December 21, 2016 marks the first anniversary of the launch of the Ontario Fertility Program. Designed to improve access to assisted reproduction technologies for the one in six Ontarians living with infertility, the program contributes to the medical costs required for procedures such as intrauterine insemination (IUI), fertility preservation (FP) and in vitro fertilization (IVF).
For Christmas, all Ontario doctors asked for was a brief respite from the toxic relationship between them and the Ontario Government of Premier Kathleen Wynne. They realized it would be too much to ask for an acceptable Physician Services Agreement after three years without one, but a couple of weeks without internecine politicking would have been welcome this holiday season.
Ontario needs genuine health-system reform. Instead we get the Patients First Act. Doctors are hopping mad. So we are turning our backs on those who willfully ignore our warnings and our advice. They will now stand alone as their committees waste more time and taxpayer money on a sketchy health-care "transformation."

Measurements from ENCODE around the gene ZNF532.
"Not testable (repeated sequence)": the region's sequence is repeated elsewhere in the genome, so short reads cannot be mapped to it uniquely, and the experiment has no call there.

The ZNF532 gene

Why? Universal drug plans mean national bodies negotiate fairer prices for prescription drugs. The results are dramatic. So, while some critics claim that universal prescription drug insurance is a nice idea, but not affordable - it's very clear that universal prescription drug insurance is actually the key to affordability.
A Charter challenge is underway at the Supreme Court of B.C., championed by Dr. Brian Day, owner of the Cambie Surgical Centre. Day is arguing that the laws currently prohibiting doctors in Canada from practicing in the public and private health sectors simultaneously should be struck down, along with the prohibition on the extra billing of patients for services already covered by the provincial health plan.
The past two years have seen a significant deterioration in the relationship between Ontario's physicians, and the Liberal government of Premier Kathleen Wynne and her health minister, Eric Hoskins. Rather than just protest, Health City's plan is to bring awareness of the health care crisis to the general public, and also educate them as to what they can do to fight for proper health care services in Ontario.
It's been reported that Canada spends the fourth most per capita on health care of all of the industrialized countries in the world. Yet, despite all that money being spent, Canada's health-care system currently ranks 30th in the world, according to the World Health Organization and last amongst all OECD countries in terms of wait times.
Publicly-funded hospitals are not constituted "primarily for religious purposes." All Ontario hospitals, Catholic and others, exist to deliver medically necessary services, and all are funded by provinces for that purpose. All hospitals offer the aid and support of religious counsel to families that request it. All hospitals have quiet spaces for reflection and prayer.